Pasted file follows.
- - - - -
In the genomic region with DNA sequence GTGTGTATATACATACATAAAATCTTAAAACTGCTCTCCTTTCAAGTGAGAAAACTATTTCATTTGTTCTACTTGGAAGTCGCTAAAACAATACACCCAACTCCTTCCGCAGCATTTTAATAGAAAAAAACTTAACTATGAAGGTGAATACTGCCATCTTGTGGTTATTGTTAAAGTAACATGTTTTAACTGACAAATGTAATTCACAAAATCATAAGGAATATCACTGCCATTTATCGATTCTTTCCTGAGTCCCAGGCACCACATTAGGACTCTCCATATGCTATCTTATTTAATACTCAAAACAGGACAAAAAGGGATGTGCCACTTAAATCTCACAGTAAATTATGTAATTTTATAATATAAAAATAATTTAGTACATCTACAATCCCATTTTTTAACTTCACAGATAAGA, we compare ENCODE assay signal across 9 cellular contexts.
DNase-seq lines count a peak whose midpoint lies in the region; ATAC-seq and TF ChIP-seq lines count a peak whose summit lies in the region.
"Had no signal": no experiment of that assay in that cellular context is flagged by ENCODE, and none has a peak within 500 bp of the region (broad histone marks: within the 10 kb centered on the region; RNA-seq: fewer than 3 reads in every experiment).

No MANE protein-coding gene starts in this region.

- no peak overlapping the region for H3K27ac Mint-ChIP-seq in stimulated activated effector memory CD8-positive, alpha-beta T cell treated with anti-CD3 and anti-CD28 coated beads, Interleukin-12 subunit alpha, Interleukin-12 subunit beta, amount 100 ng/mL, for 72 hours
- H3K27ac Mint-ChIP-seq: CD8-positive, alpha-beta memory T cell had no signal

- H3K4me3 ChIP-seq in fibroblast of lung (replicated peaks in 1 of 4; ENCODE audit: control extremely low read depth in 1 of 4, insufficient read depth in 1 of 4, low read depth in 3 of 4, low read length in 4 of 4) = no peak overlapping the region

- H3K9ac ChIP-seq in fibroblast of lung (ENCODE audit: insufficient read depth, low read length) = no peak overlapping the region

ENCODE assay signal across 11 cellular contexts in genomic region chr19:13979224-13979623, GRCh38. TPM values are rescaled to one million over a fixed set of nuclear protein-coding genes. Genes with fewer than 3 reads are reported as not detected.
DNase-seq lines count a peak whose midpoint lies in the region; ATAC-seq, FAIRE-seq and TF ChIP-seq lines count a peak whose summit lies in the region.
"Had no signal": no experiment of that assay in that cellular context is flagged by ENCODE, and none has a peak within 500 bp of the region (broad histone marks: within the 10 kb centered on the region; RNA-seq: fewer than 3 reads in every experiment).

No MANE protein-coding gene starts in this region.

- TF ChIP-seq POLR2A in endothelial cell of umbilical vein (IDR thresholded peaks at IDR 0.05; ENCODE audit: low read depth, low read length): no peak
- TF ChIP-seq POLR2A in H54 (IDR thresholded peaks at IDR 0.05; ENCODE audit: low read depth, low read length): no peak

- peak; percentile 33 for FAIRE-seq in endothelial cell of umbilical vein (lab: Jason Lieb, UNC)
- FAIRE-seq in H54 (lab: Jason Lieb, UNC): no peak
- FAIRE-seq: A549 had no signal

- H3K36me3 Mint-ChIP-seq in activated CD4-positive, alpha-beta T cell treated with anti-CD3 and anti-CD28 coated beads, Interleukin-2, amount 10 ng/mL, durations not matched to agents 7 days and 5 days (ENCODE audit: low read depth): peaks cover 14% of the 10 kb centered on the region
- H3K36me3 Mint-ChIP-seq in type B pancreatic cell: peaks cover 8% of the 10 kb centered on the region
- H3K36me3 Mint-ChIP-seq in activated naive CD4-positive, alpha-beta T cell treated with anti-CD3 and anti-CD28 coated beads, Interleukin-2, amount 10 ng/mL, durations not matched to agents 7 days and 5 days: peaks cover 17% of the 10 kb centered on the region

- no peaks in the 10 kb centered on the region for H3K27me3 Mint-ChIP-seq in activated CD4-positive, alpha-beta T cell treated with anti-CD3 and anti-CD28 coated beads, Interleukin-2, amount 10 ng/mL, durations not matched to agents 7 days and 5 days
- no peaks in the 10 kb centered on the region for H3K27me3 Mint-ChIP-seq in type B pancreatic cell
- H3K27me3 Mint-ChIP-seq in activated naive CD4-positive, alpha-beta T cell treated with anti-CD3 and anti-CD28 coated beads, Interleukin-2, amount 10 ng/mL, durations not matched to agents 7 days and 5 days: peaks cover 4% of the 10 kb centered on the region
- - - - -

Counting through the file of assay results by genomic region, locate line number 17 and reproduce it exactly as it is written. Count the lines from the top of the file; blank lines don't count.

- FAIRE-seq: A549 had no signal